Justices Scale Back “Unreviewable Authority” of Administrative Patent Judges

21 June 2021 PTAB Trial Insights Blog
Author(s): George E. Quillin Jeanne M. Gills

This article was originally published on SCOTUSblog on June 21, 2021, and is reproduced below in full with permission.

The Supreme Court ruled Monday that more than 200 administrative patent judges in the U.S. Patent and Trademark Office must be subject to greater supervision by the agency director in order to comply with the Constitution’s appointments clause.

The decision in United States v. Arthrex, Inc. was fragmented. The court ruled 5-4 that the level of authority exercised by the patent judges is incompatible with the Constitution because the patent judges are not nominated by the president and confirmed by the Senate. The court also ruled 7-2 that the proper remedy for that constitutional problem is to give the director of the USPTO the ability to review and alter the decisions of the patent judges. Chief Justice John Roberts wrote the opinion for the court. Justice Clarence Thomas dissented. Four justices partially concurred and partially dissented in various parts of the decision.

A decade ago, Congress passed the Leahy-Smith America Invents Act, creating a new administrative litigation regime in which almost anyone could challenge the validity of an existing patent. To oversee that litigation, Congress created the Patent Trial and Appeal Board, or PTAB, in the USPTO, an agency within the Department of Commerce. The adjudicators on that board are titled administrative patent judges. Unlike Article III judges and other “principal officers,” who are appointed by the president with Senate confirmation, the patent judges are appointed by the commerce secretary and are not Senate-confirmed.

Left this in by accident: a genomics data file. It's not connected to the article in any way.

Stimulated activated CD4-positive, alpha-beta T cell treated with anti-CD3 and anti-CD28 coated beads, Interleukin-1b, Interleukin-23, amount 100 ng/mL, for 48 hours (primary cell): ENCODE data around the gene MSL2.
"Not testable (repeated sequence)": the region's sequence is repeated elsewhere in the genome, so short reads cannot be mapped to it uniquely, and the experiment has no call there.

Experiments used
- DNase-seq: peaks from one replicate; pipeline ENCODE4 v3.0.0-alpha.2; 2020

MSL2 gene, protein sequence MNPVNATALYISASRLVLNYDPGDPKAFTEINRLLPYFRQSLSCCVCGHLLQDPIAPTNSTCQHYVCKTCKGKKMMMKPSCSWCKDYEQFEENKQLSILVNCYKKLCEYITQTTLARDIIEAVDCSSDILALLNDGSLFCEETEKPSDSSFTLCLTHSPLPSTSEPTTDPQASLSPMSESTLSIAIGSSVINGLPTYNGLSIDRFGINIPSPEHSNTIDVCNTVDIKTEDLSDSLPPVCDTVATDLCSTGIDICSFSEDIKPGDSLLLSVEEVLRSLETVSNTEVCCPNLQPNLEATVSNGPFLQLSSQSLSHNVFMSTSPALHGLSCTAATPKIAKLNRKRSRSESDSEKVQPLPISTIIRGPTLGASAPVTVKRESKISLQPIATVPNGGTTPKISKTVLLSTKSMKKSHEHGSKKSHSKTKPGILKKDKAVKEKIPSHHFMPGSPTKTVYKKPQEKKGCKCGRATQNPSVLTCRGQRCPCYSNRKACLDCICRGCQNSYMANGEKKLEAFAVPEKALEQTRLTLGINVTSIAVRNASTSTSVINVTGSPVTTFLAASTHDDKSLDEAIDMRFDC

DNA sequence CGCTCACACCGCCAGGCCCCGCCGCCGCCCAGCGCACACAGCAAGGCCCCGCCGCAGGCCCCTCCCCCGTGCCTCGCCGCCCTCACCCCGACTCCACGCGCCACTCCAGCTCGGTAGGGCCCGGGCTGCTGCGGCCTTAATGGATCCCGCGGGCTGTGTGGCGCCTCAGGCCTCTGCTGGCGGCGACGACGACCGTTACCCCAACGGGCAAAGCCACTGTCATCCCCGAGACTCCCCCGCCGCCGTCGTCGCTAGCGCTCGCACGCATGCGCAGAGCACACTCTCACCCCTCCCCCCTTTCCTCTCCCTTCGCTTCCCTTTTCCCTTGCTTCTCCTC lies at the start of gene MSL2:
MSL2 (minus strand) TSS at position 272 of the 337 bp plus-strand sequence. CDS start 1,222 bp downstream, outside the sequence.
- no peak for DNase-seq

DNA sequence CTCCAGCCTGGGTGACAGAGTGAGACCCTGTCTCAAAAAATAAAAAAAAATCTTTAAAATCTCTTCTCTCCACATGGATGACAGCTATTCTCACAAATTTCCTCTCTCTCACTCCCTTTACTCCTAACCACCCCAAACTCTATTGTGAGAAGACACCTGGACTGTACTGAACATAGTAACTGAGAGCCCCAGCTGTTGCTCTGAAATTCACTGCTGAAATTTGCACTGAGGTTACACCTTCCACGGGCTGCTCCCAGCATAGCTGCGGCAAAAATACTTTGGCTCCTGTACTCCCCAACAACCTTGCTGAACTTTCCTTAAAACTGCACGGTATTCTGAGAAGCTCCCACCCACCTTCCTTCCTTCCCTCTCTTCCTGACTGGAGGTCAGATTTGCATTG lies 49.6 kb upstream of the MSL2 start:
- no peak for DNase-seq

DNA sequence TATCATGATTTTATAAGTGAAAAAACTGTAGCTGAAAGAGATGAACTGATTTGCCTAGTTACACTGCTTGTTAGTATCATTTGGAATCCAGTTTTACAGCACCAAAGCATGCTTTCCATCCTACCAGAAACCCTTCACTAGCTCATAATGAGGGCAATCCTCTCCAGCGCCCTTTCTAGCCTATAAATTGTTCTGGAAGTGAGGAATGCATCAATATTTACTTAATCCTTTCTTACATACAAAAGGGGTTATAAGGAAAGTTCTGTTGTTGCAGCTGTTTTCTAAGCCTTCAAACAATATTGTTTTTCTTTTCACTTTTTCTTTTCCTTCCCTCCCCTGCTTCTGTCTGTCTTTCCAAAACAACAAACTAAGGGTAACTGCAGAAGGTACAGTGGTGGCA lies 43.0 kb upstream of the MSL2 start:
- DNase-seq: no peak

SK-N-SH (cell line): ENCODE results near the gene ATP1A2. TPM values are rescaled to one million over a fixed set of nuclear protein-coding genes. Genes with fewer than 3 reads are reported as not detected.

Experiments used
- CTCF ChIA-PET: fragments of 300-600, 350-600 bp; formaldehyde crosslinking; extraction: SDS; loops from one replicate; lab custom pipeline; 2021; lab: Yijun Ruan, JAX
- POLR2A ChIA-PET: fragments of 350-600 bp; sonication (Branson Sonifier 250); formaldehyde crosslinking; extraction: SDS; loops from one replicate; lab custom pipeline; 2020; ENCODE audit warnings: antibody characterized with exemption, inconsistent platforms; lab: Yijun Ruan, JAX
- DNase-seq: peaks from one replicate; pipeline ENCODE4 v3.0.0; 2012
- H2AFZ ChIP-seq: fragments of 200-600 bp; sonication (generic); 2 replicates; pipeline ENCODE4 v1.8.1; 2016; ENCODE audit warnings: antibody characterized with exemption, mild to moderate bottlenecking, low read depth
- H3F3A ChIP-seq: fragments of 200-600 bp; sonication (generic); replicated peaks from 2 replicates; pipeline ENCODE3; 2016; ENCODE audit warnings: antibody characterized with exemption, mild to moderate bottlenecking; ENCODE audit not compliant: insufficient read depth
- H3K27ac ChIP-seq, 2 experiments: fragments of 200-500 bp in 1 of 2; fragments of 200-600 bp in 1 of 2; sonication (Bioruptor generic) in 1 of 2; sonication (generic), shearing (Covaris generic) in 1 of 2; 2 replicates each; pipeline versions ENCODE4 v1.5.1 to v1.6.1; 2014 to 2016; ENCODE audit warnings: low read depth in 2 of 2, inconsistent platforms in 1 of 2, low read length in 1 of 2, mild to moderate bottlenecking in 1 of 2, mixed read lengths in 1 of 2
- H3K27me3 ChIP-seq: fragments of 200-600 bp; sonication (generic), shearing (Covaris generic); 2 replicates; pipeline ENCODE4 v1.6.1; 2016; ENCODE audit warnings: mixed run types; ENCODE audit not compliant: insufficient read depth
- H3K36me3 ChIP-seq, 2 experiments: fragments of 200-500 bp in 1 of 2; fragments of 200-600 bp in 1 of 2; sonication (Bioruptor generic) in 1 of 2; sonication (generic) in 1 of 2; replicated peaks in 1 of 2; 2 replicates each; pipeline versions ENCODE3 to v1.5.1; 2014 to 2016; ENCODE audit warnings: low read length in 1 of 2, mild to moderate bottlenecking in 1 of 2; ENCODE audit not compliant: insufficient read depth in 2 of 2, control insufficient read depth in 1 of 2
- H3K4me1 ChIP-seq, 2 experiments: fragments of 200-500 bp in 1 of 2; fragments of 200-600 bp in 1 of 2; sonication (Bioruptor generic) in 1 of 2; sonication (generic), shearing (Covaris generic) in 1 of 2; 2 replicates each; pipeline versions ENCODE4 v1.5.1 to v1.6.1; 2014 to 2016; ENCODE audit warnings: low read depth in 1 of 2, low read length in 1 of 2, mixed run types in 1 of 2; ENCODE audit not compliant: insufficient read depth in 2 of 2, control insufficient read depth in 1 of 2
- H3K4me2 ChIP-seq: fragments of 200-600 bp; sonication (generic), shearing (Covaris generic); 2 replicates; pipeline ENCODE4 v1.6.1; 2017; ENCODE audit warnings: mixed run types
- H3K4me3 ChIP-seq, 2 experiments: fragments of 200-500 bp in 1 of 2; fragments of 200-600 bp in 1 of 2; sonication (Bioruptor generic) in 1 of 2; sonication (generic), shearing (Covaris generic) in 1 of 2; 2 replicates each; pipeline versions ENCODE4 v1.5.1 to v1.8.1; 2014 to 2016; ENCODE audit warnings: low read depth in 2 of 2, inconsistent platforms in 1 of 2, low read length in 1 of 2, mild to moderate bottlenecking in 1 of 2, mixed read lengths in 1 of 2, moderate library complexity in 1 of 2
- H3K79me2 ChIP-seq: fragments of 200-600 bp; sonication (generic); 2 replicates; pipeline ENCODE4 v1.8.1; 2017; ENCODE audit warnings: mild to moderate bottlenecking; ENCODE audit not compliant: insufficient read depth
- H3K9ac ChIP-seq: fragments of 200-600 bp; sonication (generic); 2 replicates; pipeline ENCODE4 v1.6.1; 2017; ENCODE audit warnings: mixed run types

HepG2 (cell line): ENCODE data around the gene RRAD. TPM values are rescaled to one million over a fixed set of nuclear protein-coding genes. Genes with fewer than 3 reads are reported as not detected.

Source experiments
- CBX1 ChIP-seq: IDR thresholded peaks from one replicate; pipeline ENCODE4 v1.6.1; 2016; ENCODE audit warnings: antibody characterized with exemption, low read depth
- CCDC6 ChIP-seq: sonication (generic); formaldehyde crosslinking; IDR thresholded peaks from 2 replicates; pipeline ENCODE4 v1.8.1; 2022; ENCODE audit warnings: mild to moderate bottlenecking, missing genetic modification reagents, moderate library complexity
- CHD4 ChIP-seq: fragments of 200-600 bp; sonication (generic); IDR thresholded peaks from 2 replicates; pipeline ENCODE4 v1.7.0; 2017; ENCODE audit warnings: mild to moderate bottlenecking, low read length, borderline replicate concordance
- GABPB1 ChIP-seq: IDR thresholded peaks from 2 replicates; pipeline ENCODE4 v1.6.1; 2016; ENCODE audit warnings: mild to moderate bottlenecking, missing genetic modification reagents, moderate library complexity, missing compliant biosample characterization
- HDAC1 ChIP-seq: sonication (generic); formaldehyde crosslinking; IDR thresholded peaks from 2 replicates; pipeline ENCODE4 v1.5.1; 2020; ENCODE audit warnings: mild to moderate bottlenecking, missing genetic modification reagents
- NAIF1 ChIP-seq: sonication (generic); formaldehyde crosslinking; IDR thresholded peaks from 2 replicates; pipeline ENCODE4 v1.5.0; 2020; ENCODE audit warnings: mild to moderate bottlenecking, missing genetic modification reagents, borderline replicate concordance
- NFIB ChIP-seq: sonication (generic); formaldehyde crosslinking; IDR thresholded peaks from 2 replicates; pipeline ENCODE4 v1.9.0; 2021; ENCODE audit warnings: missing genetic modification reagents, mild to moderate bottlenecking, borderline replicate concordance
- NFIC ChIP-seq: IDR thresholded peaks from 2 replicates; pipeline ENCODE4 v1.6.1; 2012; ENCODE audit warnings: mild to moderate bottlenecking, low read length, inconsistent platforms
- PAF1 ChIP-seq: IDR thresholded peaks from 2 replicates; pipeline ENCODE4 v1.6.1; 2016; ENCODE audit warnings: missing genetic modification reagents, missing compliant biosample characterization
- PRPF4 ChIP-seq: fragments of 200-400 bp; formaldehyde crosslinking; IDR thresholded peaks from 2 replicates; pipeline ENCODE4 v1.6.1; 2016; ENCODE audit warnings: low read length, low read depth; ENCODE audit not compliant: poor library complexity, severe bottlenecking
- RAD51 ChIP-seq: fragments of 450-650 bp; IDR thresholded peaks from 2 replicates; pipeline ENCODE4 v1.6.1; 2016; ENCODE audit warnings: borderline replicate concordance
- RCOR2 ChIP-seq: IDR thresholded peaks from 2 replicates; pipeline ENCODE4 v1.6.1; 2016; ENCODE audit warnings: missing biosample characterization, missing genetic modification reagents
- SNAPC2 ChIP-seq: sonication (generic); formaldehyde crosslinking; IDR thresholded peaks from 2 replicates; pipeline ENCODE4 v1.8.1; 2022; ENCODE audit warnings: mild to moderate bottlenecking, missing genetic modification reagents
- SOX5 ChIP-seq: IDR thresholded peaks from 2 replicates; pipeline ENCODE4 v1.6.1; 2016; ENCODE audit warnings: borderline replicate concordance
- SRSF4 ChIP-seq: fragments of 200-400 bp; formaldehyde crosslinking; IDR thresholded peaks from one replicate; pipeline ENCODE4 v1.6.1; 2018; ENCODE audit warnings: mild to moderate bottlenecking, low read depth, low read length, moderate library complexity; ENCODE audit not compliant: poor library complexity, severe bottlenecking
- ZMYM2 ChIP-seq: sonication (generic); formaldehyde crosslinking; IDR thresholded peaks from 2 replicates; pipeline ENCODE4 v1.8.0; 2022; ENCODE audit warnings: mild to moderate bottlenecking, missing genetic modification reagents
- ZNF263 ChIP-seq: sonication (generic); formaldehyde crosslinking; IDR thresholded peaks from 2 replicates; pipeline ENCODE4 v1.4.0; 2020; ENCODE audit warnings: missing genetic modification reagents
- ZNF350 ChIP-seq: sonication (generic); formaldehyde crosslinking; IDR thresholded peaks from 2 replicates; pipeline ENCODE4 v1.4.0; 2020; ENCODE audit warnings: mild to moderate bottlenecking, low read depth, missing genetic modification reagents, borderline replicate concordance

Arthrex, whose patent was challenged by Smith & Nephew and invalidated by the board, argued on appeal that the patent judges were unconstitutionally appointed. The U.S. Court of Appeals for the Federal Circuit agreed, ruled that the proper remedy was to remove the patent judges’ tenure protections, and remanded for a new hearing at the board. Arthrex, Smith & Nephew, and the government all asked the Supreme Court to weigh in. Arthrex argued that the Federal Circuit’s remedy did not cure the constitutional problem and that Congress should determine the proper remedy. Arthrex also argued that the invalidity decision by the board should be overturned as a result. Smith & Nephew and the government each argued that the patent judges were constitutionally appointed, but they disagreed on how the court should handle the remedy if the court believed there was a constitutional defect.

In a fractured ruling on Monday, five justices held that the patent judges’ “unreviewable authority” in patent proceedings is incompatible with their appointment by the commerce secretary. Only properly appointed principal officers can wield that level of authority, Roberts wrote. He was joined in that holding by Justices Samuel Alito, Neil Gorsuch, Brett Kavanaugh and Amy Coney Barrett.

With regard to the remedy, Roberts wrote that “a tailored approach is the appropriate one.” The America Invents Act “cannot constitutionally be enforced to the extent that its requirements prevent [the USPTO director] from reviewing final decisions rendered by [administrative patent judges],” Roberts wrote. And because Congress has vested the power of the USPTO in the director, the proper remedy is that the director “accordingly may review final PTAB decisions and, upon review, may issue decisions himself on behalf of the Board.” Alito, Kavanaugh and Barrett joined this holding. Gorsuch did not. Justice Stephen Breyer (joined by Justices Sonia Sotomayor and Elena Kagan) wrote a concurrence disagreeing with the appointments-clause holding but agreeing with Roberts’ remedy, thereby providing a total of seven votes for the remedy.

Importantly, this decision does not overturn rulings by prior panels of administrative patent judges. It merely provides litigants with an opportunity to seek discretionary review by the USPTO director of patent judges’ decision.

Stay tuned for in-depth analysis of the decision.

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